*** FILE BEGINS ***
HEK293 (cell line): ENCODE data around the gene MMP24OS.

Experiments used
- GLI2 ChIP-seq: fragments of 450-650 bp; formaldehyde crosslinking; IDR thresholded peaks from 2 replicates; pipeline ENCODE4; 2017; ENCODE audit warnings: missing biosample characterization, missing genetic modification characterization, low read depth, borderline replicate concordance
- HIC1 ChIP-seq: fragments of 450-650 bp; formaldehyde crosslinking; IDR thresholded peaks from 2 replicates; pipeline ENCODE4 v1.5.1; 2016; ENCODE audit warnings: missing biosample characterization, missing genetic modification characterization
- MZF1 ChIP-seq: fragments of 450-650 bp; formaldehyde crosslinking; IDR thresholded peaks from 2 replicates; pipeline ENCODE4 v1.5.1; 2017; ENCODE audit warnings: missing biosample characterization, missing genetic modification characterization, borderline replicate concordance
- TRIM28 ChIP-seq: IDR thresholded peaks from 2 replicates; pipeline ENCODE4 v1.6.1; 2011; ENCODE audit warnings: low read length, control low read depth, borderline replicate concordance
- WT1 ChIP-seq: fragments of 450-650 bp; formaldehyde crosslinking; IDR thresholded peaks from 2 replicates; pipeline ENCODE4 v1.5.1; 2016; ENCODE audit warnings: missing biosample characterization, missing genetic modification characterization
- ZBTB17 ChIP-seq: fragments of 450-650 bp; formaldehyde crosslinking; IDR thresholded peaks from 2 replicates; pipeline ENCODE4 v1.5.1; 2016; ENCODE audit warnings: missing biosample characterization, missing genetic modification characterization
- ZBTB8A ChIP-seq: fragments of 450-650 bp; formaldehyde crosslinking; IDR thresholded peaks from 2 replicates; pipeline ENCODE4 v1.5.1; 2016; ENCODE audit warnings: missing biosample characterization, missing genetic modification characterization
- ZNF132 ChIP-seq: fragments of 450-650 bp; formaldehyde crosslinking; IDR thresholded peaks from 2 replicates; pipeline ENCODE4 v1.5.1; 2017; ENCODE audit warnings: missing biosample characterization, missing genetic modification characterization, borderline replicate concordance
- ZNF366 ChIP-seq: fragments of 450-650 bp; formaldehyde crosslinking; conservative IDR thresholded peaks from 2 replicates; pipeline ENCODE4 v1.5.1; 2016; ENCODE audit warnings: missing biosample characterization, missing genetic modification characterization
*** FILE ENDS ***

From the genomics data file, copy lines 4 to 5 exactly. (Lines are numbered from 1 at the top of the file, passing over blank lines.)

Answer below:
- HIC1 ChIP-seq: fragments of 450-650 bp; formaldehyde crosslinking; IDR thresholded peaks from 2 replicates; pipeline ENCODE4 v1.5.1; 2016; ENCODE audit warnings: missing biosample characterization, missing genetic modification characterization
- MZF1 ChIP-seq: fragments of 450-650 bp; formaldehyde crosslinking; IDR thresholded peaks from 2 replicates; pipeline ENCODE4 v1.5.1; 2017; ENCODE audit warnings: missing biosample characterization, missing genetic modification characterization, borderline replicate concordance